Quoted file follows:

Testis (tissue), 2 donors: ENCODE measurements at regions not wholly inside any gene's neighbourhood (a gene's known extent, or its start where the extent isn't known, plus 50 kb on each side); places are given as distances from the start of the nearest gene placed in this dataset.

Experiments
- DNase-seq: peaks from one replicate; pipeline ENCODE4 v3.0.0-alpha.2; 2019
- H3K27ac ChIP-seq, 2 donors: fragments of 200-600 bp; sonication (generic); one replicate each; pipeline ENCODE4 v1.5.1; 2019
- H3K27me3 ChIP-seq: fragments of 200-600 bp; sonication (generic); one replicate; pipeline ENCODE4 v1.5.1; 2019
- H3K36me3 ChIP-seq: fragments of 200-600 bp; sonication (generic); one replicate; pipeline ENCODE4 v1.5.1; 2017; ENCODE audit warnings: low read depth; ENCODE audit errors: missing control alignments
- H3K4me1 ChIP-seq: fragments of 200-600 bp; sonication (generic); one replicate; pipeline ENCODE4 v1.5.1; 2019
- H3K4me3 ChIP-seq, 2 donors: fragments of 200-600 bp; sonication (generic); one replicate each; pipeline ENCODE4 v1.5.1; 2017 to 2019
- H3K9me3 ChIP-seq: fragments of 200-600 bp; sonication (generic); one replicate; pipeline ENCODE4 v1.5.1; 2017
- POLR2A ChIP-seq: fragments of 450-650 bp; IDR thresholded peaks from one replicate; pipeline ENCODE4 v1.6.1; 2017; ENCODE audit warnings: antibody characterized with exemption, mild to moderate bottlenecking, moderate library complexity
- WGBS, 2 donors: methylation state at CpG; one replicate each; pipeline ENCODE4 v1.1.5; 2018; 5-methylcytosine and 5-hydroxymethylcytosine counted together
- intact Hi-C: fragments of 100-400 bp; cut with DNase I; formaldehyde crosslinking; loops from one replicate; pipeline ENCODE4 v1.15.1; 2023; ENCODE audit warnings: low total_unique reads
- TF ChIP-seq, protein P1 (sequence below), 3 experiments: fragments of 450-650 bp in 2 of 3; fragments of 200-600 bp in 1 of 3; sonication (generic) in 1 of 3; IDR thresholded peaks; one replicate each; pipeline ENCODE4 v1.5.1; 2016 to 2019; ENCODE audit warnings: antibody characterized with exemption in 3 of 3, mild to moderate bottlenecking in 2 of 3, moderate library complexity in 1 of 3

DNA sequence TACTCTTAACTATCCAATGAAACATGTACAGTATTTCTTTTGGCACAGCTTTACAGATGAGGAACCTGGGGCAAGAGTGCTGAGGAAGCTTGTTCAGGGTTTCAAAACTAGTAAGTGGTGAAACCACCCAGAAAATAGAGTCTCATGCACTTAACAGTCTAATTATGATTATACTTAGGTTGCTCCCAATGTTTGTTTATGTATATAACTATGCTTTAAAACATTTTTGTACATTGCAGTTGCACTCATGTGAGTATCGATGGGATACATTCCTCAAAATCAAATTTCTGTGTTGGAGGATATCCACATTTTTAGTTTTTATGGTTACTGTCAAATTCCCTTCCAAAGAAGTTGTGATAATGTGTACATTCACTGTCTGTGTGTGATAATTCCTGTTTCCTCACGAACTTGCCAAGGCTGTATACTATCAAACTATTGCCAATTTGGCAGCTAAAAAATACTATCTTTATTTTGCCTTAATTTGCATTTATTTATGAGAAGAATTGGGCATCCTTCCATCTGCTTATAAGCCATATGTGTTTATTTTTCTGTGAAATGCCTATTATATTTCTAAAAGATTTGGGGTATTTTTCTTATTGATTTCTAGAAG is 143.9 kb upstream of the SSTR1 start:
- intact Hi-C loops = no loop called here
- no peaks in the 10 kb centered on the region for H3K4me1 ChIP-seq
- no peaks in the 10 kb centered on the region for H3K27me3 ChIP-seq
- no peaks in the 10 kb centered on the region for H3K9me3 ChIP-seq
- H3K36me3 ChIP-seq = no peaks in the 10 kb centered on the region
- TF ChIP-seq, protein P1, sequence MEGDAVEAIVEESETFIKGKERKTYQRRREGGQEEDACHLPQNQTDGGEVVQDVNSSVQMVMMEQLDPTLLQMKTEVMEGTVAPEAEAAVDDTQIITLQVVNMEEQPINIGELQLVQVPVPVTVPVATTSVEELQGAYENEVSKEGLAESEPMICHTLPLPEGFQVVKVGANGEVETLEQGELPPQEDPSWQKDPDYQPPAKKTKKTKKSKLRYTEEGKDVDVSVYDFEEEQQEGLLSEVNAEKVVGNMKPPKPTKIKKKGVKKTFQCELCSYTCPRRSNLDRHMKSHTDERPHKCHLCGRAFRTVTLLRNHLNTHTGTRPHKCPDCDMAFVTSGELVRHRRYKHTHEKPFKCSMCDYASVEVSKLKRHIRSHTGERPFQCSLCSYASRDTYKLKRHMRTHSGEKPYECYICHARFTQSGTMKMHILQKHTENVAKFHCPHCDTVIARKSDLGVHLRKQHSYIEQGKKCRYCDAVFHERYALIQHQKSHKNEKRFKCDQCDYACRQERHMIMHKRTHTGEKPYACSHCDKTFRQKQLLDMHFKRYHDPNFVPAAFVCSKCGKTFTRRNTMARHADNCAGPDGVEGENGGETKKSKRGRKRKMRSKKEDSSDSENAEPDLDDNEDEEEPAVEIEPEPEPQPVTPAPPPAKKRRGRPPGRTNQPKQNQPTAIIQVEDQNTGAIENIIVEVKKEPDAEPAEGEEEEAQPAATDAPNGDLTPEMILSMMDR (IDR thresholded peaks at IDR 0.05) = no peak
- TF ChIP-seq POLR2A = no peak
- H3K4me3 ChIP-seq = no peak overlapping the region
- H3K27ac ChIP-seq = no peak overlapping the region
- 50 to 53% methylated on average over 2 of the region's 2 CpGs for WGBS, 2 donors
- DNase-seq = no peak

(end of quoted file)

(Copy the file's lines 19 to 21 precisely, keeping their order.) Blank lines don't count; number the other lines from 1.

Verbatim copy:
- H3K36me3 ChIP-seq = no peaks in the 10 kb centered on the region
- TF ChIP-seq, protein P1, sequence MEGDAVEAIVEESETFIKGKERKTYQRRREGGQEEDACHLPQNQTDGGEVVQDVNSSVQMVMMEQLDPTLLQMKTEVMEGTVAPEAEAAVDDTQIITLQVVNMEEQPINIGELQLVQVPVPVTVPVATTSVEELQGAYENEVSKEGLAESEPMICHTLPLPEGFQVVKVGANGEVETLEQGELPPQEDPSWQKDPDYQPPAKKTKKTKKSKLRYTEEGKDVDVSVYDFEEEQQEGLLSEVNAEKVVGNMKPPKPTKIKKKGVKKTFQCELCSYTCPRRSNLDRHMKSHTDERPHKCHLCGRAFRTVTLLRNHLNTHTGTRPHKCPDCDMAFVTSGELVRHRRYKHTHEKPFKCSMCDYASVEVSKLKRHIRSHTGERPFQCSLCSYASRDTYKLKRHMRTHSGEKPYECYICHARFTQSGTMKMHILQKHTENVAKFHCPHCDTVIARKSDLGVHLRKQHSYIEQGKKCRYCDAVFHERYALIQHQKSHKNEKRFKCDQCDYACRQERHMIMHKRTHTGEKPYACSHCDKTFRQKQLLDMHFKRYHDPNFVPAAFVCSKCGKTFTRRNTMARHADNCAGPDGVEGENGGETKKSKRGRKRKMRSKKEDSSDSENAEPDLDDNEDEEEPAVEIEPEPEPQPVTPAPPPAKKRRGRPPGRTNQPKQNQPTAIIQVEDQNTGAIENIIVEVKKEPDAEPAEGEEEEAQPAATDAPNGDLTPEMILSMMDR (IDR thresholded peaks at IDR 0.05) = no peak
- TF ChIP-seq POLR2A = no peak